Estrogens

Estrogens

Estrogen

Estrogens are steroidal hormones found in both men and women, albeit obviously in far higher levels in the latter. They work by binding to specific sites called “receptors” in the body, thus promoting various functions / activity including sex drive, normal bone density and healthy cardiovascular system and a general sense of “feeling/looking good”.

There are 2 main types of estrogen receptors: ERα and ERβ¹. (Generally speaking, the ERα receptor is mainly concerned with sexual organs / reproduction and are found in tissues such as breast and endometrium; ERβ receptors can be found in other vital regions such as bone, kidneys, lungs and eyes.).  As some estrogens have a greater affinity for a specific receptor, this action is used to develop drugs (such as Tamoxifen that mimic this activity to treat medical conditions such as breast cancer) that physically blocking either one or both of the receptors from being activated by one or more forms of estrogen.  More sophisticated forms of this type of therapy have been developed called “Selective Receptor Estrogen Modulators”; for example, Raloxifene is able to boost activity on ERβ whilst blocking ERα, thus trying to boost bone health whilst suppressing activity that could promote breast cancer.


It is reported that over 15 types of estrogen have been identified, of which the 4 main types are:

  1. Estrone (E1)
    Produced in the ovaries and fat cells, E1 is the dominant oestrogen hormone in a woman’s body post menopause. For a while, this hormone was used to treat menopause symptoms, but has been superseded by more effective and stable estrogenic drug forms.
  2. Estradiol (E2)
    Estradiol is the most dominant form of oestrogen in a woman’s menstruating life and its primary function is to stimulate the release of an egg from alternating ovaries each month. Levels of this hormone start to rise during puberty and are responsible for the development of the sexual organs. Reduction in the level of E2 when women start going into their peri menopause years causes common symptoms such as hot flashes and night sweats.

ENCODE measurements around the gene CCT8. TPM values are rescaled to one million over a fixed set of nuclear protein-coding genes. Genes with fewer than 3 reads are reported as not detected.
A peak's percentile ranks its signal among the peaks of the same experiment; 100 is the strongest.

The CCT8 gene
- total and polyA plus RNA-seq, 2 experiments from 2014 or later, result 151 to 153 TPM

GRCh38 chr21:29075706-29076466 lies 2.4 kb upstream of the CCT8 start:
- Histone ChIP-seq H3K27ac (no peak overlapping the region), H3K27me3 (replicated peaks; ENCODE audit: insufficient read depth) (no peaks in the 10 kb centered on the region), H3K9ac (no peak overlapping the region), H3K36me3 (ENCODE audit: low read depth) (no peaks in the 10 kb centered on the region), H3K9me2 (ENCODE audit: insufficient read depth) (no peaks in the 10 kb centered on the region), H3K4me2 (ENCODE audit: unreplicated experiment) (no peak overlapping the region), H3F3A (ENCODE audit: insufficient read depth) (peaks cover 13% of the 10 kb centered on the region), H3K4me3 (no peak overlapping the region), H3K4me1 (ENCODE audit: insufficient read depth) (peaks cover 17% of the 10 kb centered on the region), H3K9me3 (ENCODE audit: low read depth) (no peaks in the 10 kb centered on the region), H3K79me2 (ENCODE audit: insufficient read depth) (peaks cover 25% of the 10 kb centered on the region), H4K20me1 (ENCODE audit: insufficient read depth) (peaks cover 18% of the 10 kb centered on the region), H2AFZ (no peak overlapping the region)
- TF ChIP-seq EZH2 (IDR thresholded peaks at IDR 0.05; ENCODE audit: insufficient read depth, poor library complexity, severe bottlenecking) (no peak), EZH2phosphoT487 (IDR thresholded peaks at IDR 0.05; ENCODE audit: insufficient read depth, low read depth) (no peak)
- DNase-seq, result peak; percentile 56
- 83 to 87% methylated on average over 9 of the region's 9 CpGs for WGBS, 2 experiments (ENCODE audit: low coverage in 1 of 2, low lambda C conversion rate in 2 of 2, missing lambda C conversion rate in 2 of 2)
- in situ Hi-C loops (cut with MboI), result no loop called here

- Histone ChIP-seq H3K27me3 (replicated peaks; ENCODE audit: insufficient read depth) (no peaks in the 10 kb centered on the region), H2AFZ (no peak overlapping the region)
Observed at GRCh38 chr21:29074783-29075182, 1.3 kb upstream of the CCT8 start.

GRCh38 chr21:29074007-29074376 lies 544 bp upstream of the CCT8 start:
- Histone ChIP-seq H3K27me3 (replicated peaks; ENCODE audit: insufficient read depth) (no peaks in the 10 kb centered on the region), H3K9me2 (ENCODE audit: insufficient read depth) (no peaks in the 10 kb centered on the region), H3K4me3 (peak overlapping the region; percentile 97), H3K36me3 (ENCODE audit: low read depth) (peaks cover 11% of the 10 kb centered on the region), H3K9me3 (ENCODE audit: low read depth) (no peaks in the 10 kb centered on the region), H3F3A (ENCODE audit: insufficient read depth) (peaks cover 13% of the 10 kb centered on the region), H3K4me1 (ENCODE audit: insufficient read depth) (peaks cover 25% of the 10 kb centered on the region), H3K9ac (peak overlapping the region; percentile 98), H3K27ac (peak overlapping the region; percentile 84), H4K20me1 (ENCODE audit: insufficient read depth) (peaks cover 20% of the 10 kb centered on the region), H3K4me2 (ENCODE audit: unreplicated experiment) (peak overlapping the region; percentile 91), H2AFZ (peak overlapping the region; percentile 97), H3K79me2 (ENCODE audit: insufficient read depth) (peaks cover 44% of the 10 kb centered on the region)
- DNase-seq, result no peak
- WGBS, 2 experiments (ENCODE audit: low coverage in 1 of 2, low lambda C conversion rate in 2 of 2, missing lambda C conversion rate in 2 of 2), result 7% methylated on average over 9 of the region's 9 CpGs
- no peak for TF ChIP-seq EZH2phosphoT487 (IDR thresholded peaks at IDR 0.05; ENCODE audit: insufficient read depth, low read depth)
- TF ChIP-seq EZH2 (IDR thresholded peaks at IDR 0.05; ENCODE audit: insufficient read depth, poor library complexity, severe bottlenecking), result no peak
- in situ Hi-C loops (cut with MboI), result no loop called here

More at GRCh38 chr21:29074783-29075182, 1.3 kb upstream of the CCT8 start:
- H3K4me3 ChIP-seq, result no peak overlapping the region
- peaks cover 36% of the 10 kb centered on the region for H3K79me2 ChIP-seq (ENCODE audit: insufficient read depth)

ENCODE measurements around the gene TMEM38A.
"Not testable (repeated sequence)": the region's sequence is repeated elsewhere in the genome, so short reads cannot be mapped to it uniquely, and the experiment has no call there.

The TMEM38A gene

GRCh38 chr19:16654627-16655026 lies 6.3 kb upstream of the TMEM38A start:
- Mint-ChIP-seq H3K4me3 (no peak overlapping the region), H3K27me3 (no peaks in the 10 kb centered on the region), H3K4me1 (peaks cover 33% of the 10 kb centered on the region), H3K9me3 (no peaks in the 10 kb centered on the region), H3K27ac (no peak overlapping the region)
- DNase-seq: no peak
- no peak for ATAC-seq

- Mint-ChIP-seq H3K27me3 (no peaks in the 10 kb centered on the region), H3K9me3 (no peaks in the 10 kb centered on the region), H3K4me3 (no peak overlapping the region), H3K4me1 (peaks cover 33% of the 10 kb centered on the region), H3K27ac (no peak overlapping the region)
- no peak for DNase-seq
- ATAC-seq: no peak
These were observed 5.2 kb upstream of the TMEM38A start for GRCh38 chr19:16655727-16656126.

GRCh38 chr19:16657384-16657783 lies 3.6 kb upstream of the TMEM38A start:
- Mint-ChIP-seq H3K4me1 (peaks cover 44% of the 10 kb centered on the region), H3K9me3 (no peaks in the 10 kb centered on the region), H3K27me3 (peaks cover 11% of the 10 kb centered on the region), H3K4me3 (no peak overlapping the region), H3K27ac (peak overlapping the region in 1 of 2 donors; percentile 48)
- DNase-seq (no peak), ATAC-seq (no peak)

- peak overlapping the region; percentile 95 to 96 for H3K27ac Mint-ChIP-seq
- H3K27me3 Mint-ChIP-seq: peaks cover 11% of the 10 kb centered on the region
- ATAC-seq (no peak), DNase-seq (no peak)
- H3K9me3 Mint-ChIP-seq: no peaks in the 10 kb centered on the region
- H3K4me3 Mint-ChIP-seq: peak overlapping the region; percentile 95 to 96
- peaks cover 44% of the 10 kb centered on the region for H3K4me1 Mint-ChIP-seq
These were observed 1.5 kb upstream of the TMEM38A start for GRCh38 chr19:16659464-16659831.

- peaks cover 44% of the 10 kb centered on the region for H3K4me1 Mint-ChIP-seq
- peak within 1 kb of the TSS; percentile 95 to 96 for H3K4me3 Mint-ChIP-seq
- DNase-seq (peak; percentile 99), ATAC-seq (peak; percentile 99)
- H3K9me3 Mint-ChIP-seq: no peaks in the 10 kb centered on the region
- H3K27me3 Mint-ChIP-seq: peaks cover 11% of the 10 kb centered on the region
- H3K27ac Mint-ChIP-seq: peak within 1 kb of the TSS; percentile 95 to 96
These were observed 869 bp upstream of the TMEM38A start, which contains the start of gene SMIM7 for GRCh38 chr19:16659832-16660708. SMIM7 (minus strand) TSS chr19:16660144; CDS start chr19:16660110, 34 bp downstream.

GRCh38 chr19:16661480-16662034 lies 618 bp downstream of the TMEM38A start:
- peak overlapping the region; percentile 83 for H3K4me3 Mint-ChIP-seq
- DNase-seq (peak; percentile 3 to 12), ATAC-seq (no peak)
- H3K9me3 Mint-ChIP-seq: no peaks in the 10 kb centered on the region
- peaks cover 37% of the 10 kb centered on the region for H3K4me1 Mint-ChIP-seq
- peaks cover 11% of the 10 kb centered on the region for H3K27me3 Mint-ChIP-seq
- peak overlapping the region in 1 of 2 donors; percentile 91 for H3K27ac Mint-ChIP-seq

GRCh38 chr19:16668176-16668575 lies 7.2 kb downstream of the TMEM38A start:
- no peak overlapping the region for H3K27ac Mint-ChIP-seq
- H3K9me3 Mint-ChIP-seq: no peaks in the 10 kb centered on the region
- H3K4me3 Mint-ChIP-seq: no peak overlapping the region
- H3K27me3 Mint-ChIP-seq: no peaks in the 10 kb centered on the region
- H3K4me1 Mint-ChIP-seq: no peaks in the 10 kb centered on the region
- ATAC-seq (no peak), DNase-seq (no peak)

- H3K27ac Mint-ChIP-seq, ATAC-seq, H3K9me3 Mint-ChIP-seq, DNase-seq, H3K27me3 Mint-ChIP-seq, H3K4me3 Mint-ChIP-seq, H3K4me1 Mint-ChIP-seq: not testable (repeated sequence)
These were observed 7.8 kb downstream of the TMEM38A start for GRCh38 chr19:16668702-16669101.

3. Estriol (E3)
    Secreted by the placenta during pregnancy, E3 is a relatively weak oestrogen compared to Estradiol. An overview of its functions in the body are well summarised in the following document:
    http://www.oatext.com/pdf/CRT-1-109.pdf
  4. Estetrol (E4),
    This form of estrogen is only produced during pregnancy. Since the early 2000s, due to its preferential activity at the “alpha” estrogen receptor², E4 has been tested by various pharmaceutical companies for its ability to act as a contraceptive as well as promoting bone health and preventing breast cancer.

As women reach their menopause years, levels of E2 begin to reduce and the brain responds by pushing out increasing levels of “Follicle Stimulating Hormone” which is basically trying to crack the whip at the ovaries to “produce more of this hormone”.  Scientists generally believe that it is this action which is one of the reasons why women begin to experience hot flashes and night sweats.

If you are experiencing particularly bad menopause symptoms, then you may wish to consider supplementing your estrogen levels such as HRT or Complimentary Supplements such as Phytoestrogens.  In particular, women who have had an oophorectomy/double oophorectomy (removal of one / both ovaries) or a hysterectomy, menopausal symptoms may be more severe.

Notes

1.  www.ncbi.nlm.nih.gov/pubmed/10702625

  1. https://www.ncbi.nlm.nih.gov/pubmed/18464025